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Professional Short Courses

COURSE TITLE: Examining interactions among vegetation and water quality in conservation wetlands of the Mississippi Alluvial Valley

Cory Shoemaker


Examining interactions among vegetation and water quality in conservation wetlands of the Mississippi Alluvial Valley

Gary Ervin and Cory Shoemaker

It is expected that intensification of agricultural activities will be required as we work to meet the food and fiber needs of an estimated 9 billion people by the year 2050. Unfortunately, intensification of agriculture has the potential to impact the environment via such processes as nutrient and pesticide runoff, erosion, and soil salinization. Wetlands in agricultural landscapes face substantial challenges because of their frequent occurrence immediately adjacent to crops, but they also can serve an important role in mitigating agricultural impacts on downstream ecosystems. For example, wetlands can retain nutrients and sediments that would have been transported to streams, lakes, and nearshore coastal environments, thus reducing impacts of eutrophication and hypoxia in coastal habitats, even when the wetlands themselves are located far inland. Our recent research has investigated the role of wetlands and wetland vegetation in mitigating impacts of agricultural practices, and we specifically have examined the relationship of wetland vegetation to nutrient and sediment contaminants. In our studies of wetlands that have been created or restored through federal conservation initiatives, we found water quality is generally similar to that of nearby non-managed wetlands, wetland species diversity appears to benefit from proximity to other land conservation practices, and plant assemblages of restored wetlands seem somewhat robust to inputs of nitrogen and sediment, within the range of those seen in intensely farmed landscapes. We did, however, find that although wetland plant assemblages generally retain their species signatures in the face of nutrient and sediment stressors, some filtering of species may be observed over time under the highest loadings of these contaminants. Additionally, we propose a tiered approach to better understand the interplay of abiotic factors influential to wetland structure and function in restored systems. Our work has the potential to inform future restoration efforts within agricultural landscapes, which will be a critical need as we look to a future of balancing these efforts while simultaneously meeting increased global demands for food and clean water.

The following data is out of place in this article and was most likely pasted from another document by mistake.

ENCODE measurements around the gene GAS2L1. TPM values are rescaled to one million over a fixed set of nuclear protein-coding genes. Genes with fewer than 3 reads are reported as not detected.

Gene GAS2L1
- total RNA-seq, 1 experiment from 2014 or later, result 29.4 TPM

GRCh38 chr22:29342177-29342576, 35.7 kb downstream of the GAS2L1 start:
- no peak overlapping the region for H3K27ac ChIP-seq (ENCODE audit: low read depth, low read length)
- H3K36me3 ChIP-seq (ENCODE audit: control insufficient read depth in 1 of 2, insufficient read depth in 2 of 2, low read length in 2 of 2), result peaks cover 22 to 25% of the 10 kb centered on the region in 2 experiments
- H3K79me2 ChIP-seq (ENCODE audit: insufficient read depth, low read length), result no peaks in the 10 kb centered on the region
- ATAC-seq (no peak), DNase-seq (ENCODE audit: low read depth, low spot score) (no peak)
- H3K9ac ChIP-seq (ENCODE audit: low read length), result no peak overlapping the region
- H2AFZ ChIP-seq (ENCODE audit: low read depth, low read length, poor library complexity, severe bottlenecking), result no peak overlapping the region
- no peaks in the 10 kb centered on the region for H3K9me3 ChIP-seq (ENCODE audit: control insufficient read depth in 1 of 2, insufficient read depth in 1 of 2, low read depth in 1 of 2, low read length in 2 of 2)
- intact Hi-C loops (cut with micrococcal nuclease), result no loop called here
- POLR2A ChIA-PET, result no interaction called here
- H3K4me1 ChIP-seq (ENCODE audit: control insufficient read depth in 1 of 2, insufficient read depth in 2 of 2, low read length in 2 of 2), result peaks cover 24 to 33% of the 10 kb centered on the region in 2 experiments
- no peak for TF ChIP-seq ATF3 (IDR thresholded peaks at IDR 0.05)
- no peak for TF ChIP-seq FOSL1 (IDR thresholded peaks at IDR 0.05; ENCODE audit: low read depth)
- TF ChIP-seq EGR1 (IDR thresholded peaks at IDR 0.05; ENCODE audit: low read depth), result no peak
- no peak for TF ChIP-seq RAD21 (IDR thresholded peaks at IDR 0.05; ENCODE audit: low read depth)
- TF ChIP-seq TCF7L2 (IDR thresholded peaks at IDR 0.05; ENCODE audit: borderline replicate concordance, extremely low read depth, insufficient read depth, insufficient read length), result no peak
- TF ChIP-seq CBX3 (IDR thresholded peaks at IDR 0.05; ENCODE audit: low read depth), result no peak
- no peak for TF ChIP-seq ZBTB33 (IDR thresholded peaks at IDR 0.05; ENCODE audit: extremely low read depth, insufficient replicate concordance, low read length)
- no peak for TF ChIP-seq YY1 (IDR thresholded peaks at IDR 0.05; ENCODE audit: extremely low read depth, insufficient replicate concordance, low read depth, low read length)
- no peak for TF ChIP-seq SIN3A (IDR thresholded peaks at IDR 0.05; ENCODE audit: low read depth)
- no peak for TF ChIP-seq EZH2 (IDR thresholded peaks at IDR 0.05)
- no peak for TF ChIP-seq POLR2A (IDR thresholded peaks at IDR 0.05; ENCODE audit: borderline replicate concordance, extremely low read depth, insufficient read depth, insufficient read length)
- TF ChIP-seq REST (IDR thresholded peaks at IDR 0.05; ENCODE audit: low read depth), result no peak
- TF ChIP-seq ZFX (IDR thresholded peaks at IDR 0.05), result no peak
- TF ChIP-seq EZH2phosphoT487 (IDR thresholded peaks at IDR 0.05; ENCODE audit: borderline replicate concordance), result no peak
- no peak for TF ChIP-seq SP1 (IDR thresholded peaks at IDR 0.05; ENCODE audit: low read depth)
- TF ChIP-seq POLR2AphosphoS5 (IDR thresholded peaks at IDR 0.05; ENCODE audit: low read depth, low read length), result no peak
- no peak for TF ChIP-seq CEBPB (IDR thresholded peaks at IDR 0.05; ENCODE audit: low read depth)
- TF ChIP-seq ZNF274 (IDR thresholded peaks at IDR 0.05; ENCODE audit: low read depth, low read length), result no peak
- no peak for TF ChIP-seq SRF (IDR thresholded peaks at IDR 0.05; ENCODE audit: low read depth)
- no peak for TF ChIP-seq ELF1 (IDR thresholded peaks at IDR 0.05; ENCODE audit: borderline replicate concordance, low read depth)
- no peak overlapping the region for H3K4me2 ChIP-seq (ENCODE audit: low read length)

Gary N. Ervin
Department of Biological Sciences, Mississippi State University

Gary Ervin received his B.S. (1996) and Ph.D. (2000) in Biological Sciences from the University of Alabama, Tuscaloosa. During his doctoral studies, he worked in the area of wetland plant ecology, publishing several studies on the rush species, Juncus effusus. Following receipt of his Ph.D., Ervin held a postdoctoral research position in the Department of Entomology at the University of Arkansas, Fayetteville, where he studied plant defense responses to insect herbivores. He began his faculty position at Mississippi State University in 2001. Research in Ervin's lab currently includes work in the area of wetlands vegetation management and invasive plant ecology.

Cory M. Shoemaker
Department of Biological Sciences, Mississippi State University

Cory Shoemaker was awarded his B.S. (2010) in Biology and French from Wittenberg University, M.S. (2013) in Wildlife and Fisheries Science, and has recently defended his Ph.D. dissertation in Biological Sciences at Mississippi State University. As a doctoral student, he examined factors driving wetland plant assemblage development in restored wetlands. Outside of his dissertation, he collected and produced a statewide survey of aquatic plant distribution and abundance across Mississippi waterbodies and examined novel approaches to managing biogeochemical processes in agricultural drainage ditches.

Credit Points: 0.06

SYLLABUS/TOPICAL OUTLINE Wetlands in agricultural landscapes can serve an important role in mitigating agricultural impacts on downstream ecosystems. This webinar presents agricultural mitigation on a landscape scale in the context that cumulative benefits from agricultural mitigation within the Mississippi basin may contribute toward reducing eutrophication and hypoxia in the Gulf of Mexico. A comparison is made between wetlands that were either created or restored through federal conservation initiatives and non-managed wetlands. The response of their respective wetland vegetative community structures to nutrient and sediment input is discussed, and future research is proposed, in order to better inform future restoration efforts.

Louis Mantini
9225 CR 49, Live Oak, FL 32060
P: 386.647.3144


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Society of Wetland Scientists Professional Certification Program
Last Updated 10/1/20